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Facing Pandemics of Disease and Race: Radically Reimagining for Liberatory Futures
A resource guide for the 2020 International Roundtable
I-Chun Catherine Chang, Geography
Ruthann Godollei, Art and Art History
Olga González, Anthropology and Annan IGC
Ellen Holt Werle, Archives
Ruth Janisch, Annan IGC
Donna Maeda, Annan IGC, American Studies
Sedric McClure, DML
Khaldoun Samman, Sociology
Marjorie Trueblood, DML
At present, the world is facing more than one pandemic: the coronavirus, white supremacy, anti-Blackness, and racism. While the outbreak of COVID-19 has appeared recently, it intersects with long histories of anti-Blackness and racism. Communities of color have been the hardest hit by the coronavirus due to existing health, economic and social inequities. These are connected to ideologies and practices underlying systems of policing that are fundamentally tied to the state-sanctioned murder and the control of Black bodies. While fear of contagion and death had kept people in self-isolation at home, George Floyd’s murder at the hands of the police sparked a wave of protests against police brutality, anti-Blackness and racism across the United States and the world.
We are urgently confronted with challenging questions by the confluence of these pandemics: How do we understand worlds built on anti-Blackness? How might we better understand policing as an institution deeply implicated in the social inequities where it serves the needs of the privileged sectors of our society while violently suppressing the needs of its most precarious members to the point of death? How do we eliminate the denial of humanity that underlies state sanctioned murders by police and deep social and structural inequities that society has long ignored or normalized? How do we rethink the limits of notions of democracy and freedom in the face of their complicity with neoliberalism and fascism? What are the connections between systems of social control and the destruction of natural environments that exacerbate racial and economic disparities?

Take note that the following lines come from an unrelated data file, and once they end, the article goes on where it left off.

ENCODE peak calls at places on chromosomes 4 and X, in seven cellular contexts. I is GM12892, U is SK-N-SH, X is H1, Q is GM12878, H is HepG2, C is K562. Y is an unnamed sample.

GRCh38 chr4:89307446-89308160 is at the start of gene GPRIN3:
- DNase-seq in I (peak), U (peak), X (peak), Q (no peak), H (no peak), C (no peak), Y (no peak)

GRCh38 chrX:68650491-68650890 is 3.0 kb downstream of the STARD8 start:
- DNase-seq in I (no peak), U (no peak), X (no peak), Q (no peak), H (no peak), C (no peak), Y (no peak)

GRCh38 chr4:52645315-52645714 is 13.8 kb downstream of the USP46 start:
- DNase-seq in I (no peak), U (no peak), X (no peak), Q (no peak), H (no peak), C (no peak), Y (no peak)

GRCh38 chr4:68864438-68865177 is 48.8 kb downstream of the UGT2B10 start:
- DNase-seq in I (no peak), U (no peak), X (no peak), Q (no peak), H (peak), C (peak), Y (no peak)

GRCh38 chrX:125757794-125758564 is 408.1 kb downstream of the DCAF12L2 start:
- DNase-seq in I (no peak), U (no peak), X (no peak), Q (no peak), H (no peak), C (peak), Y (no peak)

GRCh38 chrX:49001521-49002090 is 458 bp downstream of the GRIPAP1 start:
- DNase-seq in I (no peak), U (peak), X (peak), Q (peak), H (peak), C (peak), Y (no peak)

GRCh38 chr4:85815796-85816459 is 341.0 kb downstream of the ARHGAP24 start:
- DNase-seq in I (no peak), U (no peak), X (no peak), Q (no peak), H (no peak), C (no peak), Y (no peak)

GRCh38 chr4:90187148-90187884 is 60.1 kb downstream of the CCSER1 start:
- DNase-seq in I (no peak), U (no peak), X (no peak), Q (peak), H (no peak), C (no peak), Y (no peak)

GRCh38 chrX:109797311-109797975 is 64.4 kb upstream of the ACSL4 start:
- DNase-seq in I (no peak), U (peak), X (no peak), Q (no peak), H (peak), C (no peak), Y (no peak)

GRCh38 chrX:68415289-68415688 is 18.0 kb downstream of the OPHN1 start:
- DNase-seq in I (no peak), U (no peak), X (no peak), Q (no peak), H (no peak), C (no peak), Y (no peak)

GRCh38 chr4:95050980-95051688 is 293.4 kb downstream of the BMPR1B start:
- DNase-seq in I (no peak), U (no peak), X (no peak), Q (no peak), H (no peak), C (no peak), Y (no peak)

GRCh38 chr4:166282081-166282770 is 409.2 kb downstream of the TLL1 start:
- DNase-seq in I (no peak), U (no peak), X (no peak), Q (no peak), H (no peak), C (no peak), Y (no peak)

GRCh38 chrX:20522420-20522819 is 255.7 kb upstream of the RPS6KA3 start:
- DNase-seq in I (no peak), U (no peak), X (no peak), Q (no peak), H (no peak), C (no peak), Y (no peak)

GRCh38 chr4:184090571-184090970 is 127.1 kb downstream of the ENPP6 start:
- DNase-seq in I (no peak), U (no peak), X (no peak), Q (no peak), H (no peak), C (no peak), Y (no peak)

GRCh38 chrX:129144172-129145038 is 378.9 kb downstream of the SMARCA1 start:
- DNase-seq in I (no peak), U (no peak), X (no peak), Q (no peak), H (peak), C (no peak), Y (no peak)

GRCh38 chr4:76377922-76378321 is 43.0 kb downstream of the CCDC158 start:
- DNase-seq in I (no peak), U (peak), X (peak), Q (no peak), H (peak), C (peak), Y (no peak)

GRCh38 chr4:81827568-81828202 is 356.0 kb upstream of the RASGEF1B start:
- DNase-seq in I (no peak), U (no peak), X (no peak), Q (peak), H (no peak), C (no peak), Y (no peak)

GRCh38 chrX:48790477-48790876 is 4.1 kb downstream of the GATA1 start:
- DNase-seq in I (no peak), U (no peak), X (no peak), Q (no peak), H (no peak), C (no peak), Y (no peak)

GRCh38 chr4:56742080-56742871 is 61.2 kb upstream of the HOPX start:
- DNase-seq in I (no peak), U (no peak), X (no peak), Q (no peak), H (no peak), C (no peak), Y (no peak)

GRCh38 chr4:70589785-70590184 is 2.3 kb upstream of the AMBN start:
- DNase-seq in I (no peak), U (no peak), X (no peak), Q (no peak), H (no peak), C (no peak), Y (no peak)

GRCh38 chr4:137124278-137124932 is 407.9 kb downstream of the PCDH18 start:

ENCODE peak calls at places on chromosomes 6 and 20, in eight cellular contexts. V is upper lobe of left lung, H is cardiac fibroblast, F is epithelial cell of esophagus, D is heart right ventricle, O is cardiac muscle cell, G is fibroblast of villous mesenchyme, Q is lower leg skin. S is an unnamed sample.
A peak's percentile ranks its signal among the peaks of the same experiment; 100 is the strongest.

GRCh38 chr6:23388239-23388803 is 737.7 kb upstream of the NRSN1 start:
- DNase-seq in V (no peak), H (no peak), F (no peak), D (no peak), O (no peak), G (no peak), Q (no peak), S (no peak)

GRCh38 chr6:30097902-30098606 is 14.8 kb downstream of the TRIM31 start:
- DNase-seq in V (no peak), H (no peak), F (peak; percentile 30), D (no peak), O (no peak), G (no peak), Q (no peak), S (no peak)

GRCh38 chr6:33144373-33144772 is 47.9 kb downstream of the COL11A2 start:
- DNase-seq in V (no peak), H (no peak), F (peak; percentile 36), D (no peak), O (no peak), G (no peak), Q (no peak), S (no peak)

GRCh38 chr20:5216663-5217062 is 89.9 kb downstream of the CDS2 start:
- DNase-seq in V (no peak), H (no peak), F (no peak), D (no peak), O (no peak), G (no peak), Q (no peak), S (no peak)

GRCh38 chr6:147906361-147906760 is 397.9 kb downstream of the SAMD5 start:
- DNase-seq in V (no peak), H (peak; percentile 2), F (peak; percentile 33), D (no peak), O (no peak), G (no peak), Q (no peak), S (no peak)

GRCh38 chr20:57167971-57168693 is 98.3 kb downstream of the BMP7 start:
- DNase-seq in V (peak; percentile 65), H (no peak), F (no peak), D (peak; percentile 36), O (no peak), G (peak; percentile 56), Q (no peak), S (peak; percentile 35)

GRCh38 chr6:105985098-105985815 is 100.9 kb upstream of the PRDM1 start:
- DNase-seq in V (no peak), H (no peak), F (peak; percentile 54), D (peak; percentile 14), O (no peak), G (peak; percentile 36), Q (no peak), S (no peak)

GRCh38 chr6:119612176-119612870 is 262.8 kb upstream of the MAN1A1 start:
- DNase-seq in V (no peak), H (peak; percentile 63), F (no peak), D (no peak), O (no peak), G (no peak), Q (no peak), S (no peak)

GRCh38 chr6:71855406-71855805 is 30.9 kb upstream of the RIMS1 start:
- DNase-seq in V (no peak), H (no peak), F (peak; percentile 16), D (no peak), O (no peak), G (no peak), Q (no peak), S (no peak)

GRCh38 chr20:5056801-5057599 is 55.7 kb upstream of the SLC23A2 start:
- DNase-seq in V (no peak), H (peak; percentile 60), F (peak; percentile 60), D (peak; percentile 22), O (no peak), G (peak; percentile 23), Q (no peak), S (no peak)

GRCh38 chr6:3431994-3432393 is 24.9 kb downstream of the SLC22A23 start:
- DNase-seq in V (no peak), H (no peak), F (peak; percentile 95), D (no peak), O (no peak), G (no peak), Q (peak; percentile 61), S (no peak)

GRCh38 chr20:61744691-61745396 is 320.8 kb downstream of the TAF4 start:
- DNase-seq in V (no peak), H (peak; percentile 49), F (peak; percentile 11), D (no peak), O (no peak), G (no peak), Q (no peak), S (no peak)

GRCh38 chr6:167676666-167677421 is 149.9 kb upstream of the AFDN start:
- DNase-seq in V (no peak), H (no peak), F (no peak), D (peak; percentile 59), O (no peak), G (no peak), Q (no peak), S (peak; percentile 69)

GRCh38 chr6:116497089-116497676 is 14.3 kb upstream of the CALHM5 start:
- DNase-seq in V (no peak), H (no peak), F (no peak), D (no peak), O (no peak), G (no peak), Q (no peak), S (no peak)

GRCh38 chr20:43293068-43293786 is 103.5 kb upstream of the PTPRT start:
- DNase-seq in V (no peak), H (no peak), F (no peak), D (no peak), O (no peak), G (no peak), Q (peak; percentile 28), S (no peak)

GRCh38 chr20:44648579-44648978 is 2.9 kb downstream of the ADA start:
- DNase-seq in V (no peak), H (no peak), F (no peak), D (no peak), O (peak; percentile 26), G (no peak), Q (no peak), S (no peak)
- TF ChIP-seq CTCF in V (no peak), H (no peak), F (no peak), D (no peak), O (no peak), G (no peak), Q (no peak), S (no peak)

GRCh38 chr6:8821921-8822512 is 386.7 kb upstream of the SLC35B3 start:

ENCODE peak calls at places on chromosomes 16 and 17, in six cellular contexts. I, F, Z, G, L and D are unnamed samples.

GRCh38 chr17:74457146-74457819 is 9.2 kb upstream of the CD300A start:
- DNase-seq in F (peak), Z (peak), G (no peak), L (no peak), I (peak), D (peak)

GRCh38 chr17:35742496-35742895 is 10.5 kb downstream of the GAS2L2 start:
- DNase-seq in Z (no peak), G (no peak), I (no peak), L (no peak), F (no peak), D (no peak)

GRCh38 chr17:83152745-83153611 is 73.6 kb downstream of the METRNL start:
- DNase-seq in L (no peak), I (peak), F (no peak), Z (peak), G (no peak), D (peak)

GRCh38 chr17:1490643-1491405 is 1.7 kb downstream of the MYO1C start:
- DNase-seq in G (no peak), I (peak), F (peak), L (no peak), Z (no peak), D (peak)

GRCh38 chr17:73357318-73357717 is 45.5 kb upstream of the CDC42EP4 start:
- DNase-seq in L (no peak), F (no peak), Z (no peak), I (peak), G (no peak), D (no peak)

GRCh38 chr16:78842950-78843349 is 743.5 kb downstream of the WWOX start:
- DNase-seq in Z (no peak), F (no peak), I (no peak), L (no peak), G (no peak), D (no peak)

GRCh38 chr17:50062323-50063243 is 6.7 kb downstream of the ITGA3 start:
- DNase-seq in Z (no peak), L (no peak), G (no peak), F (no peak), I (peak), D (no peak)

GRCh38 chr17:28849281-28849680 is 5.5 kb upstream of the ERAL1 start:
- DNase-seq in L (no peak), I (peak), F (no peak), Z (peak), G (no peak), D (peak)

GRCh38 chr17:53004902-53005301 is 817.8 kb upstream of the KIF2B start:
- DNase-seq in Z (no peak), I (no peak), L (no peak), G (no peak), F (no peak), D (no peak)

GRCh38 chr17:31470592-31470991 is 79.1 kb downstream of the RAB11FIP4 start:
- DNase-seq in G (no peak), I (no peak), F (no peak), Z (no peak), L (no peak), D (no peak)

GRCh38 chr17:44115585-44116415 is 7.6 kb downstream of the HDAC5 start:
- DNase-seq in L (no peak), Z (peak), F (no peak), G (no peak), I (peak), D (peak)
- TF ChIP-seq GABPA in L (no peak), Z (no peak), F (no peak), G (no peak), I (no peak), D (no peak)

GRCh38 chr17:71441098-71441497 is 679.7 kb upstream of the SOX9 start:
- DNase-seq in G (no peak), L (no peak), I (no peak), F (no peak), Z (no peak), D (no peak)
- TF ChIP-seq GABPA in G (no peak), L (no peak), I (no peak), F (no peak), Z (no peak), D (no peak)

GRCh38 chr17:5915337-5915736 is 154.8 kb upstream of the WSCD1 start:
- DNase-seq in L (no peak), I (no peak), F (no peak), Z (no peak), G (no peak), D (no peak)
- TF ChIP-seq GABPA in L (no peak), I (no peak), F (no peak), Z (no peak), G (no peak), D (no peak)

The International Roundtable will provide the opportunity for all of us to consider our participation in the creation of meaning and new worlds. What is the world we want to live in? What is our role in academia, our communities, and the world? How might we use this moment to rethink our contributions and what we might do to create something new for all?